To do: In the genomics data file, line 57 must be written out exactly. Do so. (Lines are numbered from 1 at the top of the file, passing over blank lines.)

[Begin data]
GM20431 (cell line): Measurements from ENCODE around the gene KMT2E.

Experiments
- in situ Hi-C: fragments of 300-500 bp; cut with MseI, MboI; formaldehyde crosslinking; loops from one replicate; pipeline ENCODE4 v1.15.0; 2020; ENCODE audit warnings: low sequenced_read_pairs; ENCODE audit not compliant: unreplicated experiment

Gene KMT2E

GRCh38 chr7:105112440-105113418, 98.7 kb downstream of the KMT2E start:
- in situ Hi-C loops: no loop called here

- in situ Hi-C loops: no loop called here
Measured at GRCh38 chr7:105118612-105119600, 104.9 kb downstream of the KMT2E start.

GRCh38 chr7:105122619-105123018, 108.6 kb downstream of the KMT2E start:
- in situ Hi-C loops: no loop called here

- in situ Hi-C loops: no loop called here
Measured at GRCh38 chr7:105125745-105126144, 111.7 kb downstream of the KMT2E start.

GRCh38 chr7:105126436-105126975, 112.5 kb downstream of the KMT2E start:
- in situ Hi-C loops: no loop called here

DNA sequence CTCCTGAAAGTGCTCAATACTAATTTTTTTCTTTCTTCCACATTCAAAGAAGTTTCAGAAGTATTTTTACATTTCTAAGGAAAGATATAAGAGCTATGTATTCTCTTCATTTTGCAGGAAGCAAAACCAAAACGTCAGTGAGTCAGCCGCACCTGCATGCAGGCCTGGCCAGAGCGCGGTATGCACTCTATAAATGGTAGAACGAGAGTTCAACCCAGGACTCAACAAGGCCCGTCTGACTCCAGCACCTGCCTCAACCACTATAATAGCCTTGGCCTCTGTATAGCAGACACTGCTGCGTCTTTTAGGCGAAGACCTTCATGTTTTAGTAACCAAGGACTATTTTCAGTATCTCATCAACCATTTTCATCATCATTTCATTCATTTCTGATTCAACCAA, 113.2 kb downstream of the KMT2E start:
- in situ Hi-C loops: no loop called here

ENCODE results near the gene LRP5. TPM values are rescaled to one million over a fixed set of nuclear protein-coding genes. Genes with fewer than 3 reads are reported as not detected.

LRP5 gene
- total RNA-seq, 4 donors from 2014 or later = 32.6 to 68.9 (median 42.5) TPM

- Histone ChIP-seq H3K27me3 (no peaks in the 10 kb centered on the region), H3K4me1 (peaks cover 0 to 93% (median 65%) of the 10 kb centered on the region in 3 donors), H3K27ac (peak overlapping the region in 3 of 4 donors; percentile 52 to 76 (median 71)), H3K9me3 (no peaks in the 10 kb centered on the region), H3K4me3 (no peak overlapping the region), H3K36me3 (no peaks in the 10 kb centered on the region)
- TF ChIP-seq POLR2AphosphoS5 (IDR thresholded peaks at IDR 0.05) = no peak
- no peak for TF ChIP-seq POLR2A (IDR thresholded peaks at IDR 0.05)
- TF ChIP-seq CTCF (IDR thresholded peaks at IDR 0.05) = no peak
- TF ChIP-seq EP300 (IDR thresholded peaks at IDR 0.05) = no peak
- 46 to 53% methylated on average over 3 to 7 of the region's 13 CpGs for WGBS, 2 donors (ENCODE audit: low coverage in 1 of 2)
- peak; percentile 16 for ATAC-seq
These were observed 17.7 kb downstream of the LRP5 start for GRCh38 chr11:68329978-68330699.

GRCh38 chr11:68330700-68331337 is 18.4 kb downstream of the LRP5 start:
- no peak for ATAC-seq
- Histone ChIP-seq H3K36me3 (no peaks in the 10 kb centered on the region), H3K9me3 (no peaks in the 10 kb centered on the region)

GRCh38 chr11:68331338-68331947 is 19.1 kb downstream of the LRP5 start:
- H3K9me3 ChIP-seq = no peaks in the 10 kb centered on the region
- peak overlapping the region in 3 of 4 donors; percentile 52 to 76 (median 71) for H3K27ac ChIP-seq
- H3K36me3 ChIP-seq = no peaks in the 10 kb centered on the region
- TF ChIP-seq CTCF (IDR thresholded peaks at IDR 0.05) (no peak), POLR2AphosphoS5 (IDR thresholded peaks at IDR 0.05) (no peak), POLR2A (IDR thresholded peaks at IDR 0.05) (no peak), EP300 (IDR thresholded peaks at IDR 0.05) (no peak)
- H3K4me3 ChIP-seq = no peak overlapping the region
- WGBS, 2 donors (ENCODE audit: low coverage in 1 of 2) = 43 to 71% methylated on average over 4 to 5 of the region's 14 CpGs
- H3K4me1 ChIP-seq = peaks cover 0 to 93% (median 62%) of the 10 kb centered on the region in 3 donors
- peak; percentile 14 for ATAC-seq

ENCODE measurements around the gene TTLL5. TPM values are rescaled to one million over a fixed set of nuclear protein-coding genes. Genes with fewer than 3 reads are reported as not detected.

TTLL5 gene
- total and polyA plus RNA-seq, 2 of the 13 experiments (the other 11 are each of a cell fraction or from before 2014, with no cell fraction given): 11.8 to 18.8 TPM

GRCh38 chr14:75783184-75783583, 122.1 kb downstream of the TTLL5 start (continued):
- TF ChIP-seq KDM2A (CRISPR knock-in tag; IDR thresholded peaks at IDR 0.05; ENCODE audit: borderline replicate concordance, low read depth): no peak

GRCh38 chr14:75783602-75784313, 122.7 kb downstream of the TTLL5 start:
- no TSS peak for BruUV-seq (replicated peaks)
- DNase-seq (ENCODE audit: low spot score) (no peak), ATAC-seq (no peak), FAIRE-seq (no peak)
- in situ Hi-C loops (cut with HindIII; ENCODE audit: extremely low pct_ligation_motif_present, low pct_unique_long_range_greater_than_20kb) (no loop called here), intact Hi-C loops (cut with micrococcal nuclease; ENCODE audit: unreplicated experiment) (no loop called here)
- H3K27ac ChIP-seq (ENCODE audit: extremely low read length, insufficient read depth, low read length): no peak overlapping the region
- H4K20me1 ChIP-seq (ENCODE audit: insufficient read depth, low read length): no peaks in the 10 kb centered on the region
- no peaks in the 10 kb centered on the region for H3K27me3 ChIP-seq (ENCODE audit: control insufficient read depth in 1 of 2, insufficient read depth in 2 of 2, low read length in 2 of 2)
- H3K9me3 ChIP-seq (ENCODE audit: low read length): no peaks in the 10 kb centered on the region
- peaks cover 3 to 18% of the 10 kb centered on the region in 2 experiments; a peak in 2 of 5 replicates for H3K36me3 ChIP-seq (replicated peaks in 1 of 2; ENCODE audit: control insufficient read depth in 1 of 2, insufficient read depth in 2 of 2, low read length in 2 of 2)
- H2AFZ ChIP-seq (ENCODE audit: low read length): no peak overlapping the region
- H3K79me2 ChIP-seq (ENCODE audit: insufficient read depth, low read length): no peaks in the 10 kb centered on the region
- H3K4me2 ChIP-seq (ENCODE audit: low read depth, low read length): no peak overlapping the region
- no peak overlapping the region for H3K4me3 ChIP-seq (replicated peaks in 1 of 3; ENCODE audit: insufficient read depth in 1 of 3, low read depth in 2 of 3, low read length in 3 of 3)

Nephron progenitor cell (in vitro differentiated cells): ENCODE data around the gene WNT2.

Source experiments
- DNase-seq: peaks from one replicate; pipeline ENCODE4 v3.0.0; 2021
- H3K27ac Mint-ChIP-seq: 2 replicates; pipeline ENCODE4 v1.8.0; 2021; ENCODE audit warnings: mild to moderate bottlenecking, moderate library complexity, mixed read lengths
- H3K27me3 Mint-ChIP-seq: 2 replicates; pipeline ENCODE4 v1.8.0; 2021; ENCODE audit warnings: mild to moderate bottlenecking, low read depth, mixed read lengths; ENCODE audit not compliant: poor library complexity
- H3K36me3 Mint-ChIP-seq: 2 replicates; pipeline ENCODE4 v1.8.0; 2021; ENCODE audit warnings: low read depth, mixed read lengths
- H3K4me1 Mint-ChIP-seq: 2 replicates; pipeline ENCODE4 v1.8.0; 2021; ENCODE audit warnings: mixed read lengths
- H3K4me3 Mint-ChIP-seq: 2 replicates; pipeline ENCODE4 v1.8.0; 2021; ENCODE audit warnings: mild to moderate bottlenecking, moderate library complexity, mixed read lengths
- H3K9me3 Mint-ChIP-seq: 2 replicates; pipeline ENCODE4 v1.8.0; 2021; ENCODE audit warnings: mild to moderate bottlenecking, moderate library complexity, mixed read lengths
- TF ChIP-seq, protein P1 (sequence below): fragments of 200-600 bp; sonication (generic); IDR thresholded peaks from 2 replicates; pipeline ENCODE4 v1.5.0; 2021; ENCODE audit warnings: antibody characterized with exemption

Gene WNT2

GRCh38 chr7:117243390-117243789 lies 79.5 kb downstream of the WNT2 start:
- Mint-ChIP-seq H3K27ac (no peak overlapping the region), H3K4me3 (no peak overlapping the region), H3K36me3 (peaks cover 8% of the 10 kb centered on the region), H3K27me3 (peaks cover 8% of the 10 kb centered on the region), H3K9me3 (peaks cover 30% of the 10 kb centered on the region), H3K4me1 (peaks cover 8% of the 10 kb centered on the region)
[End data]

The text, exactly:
- no peak overlapping the region for H3K4me3 ChIP-seq (replicated peaks in 1 of 3; ENCODE audit: insufficient read depth in 1 of 3, low read depth in 2 of 3, low read length in 3 of 3)